By a News Reporter-Staff News Editor at Life Science Weekly -- Current study results on Enzymes and Coenzymes have been published. According to news originating from Durham, United Kingdom, by NewsRx correspondents, research stated, "Biotechnology involves applying enzymes in organic synthesis to convert non-natural substrates into enantiomerically pure products under mild reaction conditions. Non-natural substrates are often lipophilic molecules that can hardly be accessed and converted by enzymes in their natural aqueous environment."
Our news journalists obtained a quote from the research from Durham University, "Bicontinuous microemulsions provide a spongelike nanostructure with a large interfacial area between aqueous and oil domains, which makes them valuable alternative reaction media. In the present study, we introduced lipase B from Candida antarctica into a bicontinuous microemulsion of composition H2O/NaCl- n-octane-pentaethylene glycol monodecylether (C10E5). Phase behavior, partitioning studies, and pulsed-field-gradient NMR measurements revealed that the lipase is mostly adsorbed at the microemulsions interface. Phase diagrams showed a maximum in efficiency with increasing amount of lipase added to the water phase of the microemulsion. It was observed that the ratio between the mass of lipase that is introduced into the system and the mass of lipase that is located at the interface stays constant."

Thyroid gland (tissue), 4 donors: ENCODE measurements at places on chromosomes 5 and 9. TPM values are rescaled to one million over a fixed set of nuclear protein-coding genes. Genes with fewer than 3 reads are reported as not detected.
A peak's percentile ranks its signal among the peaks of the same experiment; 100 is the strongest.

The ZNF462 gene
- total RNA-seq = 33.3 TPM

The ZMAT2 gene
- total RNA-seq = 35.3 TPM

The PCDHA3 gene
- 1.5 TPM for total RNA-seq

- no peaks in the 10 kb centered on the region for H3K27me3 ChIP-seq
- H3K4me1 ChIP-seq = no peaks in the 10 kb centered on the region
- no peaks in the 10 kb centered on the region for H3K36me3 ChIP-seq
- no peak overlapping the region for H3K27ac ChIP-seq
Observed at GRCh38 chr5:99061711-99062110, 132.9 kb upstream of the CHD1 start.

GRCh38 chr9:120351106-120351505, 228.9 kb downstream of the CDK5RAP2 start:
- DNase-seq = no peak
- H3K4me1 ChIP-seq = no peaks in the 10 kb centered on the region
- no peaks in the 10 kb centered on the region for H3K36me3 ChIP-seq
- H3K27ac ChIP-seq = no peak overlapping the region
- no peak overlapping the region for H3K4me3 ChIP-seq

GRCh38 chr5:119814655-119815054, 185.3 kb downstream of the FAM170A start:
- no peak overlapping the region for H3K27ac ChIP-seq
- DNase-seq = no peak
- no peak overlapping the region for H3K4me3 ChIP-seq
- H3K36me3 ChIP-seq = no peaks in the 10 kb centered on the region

According to the news editors, the research concluded: "Self-diffusion coefficients of all components showed that the presence of the lipase is not influencing the bicontinuity of the microemulsion."
For more information on this research see: Physicochemical Aspects of Lipase B from Candida antarctica in Bicontinuous Microemulsions. Langmuir, 2014;30(11):2993-3000. Langmuir can be contacted at: Amer Chemical Soc, 1155 16TH St, NW, Washington, DC 20036, USA. (American Chemical Society - www.acs.org; Langmuir - www.pubs.acs.org/journal/langd5)
The news correspondents report that additional information may be obtained from M. Subinya, University of Durham, Dept. of Chem, Durham DH1 3LE, United Kingdom. Additional authors for this research include A.K. Steudle, B. Nestl, B. Nebel, B. Hauer, C. Stubenrauch and S. Engelskirchen (see also Enzymes and Coenzymes).
Keywords for this news article include: Durham, Europe, Lipase, United Kingdom, Enzymes and Coenzymes, Carboxylic Ester Hydrolases
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